Get Group Shots with Crisp Detail from Depth of Field

By Kim Rodgers, Sarah Sypniewski

Because depth of field is basically how much of your image is in focus and is determined by your aperture setting, understanding it is key to getting good group photos of your dogs or dogs and humans. With so many different subjects, you need to stay focused on what’s in focus.

To make sure that all your subjects are in focus, your efforts must start before you even pick up the camera (but after the pep talk you give yourself in private, of course). Begin by setting up the humans in the group first.

Arrange them so they’re all roughly on the same plane, or distance from the camera.


24mm, 1/160 sec., f/9.0, 200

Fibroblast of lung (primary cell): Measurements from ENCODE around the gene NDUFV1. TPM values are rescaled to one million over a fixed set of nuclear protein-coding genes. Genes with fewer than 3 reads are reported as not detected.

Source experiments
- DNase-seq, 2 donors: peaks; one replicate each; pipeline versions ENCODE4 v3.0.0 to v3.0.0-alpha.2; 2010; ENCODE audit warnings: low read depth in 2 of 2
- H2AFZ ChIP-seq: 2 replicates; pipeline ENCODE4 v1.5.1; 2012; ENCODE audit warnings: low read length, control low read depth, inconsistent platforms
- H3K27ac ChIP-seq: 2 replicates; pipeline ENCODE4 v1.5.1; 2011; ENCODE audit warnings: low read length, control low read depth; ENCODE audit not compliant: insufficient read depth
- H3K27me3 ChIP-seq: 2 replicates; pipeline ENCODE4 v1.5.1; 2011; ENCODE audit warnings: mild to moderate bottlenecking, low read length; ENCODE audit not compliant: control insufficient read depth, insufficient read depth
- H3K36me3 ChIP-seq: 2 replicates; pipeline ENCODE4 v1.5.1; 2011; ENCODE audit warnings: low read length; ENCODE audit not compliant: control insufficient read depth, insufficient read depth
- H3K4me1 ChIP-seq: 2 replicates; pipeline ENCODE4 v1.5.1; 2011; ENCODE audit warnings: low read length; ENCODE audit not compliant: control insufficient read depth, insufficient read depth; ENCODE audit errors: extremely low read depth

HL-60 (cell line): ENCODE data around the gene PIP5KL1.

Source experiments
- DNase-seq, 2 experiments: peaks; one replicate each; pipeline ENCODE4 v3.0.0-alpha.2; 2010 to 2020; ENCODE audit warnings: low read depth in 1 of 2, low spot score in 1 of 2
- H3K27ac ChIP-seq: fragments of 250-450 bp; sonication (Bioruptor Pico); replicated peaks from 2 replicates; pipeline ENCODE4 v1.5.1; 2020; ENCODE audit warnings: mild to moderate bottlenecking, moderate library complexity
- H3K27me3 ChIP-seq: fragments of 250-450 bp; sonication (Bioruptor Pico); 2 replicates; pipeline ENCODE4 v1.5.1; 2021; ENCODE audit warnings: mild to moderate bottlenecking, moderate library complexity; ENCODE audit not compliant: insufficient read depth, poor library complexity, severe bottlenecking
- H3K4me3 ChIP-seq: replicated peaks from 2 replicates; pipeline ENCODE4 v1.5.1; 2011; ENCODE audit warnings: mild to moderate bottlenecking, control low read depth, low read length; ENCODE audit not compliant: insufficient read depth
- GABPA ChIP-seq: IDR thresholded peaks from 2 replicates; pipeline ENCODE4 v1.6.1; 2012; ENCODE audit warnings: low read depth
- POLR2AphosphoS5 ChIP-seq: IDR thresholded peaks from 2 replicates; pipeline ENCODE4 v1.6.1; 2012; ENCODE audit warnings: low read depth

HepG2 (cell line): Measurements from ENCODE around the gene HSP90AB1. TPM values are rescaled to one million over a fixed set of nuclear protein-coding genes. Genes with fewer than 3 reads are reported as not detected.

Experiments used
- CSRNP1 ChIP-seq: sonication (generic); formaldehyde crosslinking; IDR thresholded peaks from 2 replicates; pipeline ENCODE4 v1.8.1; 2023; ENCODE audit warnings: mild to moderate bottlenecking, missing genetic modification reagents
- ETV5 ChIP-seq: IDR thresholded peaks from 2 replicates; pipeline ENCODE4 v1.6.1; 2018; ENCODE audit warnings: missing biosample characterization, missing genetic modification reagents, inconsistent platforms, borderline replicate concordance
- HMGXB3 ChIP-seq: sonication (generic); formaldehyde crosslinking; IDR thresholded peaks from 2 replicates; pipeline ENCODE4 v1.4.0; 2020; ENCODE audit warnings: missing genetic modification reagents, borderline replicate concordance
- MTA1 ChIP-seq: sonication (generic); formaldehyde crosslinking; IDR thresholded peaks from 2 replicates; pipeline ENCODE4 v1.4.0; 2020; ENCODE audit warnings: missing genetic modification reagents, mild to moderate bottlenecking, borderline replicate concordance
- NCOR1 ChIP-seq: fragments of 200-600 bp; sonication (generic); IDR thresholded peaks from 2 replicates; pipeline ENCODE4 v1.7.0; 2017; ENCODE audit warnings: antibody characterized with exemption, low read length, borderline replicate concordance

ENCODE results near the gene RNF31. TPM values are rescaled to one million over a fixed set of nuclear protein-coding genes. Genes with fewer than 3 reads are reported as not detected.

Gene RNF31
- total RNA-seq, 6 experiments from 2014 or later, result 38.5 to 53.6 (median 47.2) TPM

After you set up the humans, insert the dog into the group and dial in your aperture setting. Try to keep your aperture small (around f/11.0 or higher) so you can make sure that all your subjects are in focus. If you set your aperture to a low number (which actually opens the aperture wider), you’ll likely end up with some blurry subjects in the group.

You don’t always have to follow these guidelines. Now that you understand a little about how depth of field pertains to group shots, feel free to experiment with different setups, such as a shot where one of the subjects is in focus and the others aren’t.